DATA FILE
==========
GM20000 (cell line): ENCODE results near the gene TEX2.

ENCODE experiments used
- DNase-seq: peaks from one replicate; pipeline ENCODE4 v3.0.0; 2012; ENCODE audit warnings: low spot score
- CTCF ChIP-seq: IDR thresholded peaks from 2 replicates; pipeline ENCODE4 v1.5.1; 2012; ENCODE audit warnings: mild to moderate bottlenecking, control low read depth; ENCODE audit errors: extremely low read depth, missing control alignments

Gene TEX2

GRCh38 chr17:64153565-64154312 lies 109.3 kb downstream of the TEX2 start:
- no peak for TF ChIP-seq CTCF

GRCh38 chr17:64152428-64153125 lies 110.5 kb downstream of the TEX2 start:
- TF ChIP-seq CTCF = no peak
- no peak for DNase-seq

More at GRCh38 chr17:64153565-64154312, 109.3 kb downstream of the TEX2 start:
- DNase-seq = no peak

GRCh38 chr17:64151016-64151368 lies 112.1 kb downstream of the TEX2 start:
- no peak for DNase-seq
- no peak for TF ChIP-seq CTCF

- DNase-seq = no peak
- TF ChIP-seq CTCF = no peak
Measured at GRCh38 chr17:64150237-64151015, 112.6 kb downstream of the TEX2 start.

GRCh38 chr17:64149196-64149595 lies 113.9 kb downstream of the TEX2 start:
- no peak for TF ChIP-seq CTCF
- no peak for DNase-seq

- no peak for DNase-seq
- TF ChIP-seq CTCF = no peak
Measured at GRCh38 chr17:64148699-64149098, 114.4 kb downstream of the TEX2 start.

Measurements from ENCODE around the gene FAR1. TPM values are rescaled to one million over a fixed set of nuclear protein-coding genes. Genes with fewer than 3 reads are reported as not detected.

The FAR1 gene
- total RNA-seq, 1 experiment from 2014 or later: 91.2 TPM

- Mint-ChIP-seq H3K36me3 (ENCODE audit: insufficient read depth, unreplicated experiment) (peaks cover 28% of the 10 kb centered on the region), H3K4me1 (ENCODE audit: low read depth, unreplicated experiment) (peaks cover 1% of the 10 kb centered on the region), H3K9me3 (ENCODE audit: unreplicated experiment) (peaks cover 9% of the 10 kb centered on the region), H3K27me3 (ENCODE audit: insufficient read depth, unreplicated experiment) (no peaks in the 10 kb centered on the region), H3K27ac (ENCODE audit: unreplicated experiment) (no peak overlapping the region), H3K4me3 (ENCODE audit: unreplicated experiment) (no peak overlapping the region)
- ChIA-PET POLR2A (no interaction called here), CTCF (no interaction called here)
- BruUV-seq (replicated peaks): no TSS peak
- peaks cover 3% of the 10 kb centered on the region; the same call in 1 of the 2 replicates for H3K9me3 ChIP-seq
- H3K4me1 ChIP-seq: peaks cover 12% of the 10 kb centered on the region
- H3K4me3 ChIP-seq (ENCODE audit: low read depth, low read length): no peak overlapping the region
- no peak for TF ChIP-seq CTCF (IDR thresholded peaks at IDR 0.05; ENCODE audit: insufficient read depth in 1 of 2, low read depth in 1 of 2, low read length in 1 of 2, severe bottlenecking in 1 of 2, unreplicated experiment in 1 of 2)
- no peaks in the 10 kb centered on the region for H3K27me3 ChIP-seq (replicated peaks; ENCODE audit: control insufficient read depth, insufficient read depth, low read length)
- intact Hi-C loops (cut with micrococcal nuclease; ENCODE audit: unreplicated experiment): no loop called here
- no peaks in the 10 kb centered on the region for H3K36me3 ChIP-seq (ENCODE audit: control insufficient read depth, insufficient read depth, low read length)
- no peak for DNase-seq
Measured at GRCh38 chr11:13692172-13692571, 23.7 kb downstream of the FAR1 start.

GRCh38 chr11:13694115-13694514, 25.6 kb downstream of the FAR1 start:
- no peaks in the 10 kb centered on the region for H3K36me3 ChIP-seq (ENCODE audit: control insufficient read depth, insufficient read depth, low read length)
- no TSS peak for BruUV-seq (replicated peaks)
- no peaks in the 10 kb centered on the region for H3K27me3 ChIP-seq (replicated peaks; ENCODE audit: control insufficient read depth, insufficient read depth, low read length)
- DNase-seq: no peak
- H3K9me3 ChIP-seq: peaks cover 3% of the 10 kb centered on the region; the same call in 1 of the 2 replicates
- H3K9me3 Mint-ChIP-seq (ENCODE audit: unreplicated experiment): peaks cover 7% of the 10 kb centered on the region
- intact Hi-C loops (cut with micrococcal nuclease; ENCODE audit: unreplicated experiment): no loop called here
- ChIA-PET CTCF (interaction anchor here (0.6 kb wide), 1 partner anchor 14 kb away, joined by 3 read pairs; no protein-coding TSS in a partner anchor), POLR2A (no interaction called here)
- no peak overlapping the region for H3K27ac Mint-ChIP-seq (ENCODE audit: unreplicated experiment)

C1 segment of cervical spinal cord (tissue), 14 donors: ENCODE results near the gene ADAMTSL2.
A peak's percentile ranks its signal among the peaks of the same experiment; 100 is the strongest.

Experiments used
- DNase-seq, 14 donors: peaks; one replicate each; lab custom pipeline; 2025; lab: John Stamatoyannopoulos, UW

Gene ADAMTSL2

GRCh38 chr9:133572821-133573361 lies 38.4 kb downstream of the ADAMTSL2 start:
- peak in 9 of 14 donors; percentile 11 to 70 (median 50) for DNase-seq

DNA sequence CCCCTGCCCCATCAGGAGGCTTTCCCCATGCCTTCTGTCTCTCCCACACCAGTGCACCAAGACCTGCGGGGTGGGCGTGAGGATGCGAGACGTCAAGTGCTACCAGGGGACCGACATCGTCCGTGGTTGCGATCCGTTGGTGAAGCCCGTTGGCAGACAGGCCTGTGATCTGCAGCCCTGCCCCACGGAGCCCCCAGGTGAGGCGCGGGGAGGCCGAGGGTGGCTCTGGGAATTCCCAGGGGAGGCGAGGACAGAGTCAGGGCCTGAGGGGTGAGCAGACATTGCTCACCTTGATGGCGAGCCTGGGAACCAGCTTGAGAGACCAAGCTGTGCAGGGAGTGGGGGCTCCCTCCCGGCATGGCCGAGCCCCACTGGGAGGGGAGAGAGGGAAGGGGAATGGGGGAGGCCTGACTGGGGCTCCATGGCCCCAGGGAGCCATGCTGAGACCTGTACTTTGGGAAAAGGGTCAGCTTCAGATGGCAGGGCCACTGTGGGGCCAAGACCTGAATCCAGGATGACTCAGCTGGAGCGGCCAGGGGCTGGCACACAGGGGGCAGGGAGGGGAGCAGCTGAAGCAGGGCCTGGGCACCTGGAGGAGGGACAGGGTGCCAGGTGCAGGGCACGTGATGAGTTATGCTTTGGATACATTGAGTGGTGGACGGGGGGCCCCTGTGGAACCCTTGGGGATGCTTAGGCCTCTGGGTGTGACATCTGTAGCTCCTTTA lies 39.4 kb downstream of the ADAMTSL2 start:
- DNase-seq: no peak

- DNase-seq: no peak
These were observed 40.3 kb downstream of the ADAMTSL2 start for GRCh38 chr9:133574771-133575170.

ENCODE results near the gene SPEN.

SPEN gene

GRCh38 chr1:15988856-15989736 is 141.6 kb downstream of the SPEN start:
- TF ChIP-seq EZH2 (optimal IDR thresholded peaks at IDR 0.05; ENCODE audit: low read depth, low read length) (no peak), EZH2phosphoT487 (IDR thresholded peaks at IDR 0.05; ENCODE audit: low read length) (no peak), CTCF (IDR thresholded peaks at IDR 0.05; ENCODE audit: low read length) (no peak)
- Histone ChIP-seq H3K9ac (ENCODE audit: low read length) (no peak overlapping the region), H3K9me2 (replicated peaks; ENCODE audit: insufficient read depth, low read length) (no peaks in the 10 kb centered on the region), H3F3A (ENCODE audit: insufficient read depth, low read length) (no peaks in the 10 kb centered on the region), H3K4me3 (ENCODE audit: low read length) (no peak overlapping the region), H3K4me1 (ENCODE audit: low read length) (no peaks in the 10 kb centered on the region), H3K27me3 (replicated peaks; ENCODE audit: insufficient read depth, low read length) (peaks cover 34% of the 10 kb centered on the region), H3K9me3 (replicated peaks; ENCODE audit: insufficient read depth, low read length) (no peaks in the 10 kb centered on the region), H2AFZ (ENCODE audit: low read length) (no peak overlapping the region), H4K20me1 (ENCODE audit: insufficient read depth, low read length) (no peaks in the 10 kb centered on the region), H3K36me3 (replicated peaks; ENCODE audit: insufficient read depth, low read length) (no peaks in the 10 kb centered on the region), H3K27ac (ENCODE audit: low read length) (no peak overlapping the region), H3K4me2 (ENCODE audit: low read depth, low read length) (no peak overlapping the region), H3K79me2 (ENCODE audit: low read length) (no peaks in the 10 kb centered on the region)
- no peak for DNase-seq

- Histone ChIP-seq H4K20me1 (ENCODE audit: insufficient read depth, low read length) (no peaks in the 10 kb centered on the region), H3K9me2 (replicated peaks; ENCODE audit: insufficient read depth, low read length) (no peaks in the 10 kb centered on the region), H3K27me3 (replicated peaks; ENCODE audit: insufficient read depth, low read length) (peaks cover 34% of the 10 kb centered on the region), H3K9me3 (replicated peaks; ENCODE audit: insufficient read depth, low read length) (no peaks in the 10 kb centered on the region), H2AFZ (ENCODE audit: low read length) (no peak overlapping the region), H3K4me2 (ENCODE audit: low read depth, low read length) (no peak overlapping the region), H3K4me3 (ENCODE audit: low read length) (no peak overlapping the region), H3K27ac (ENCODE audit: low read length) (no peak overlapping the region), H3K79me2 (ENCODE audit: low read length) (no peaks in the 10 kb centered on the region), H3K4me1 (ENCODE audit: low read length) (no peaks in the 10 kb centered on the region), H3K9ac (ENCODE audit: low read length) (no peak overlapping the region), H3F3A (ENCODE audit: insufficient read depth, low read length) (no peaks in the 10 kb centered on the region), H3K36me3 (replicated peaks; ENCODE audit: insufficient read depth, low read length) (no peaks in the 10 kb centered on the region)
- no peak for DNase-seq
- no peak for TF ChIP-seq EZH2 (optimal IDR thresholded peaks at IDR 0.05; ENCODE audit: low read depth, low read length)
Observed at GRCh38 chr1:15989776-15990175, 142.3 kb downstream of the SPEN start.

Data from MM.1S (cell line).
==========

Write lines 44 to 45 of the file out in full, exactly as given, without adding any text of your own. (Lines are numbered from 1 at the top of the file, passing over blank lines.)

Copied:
- DNase-seq: no peak
- H3K9me3 ChIP-seq: peaks cover 3% of the 10 kb centered on the region; the same call in 1 of the 2 replicates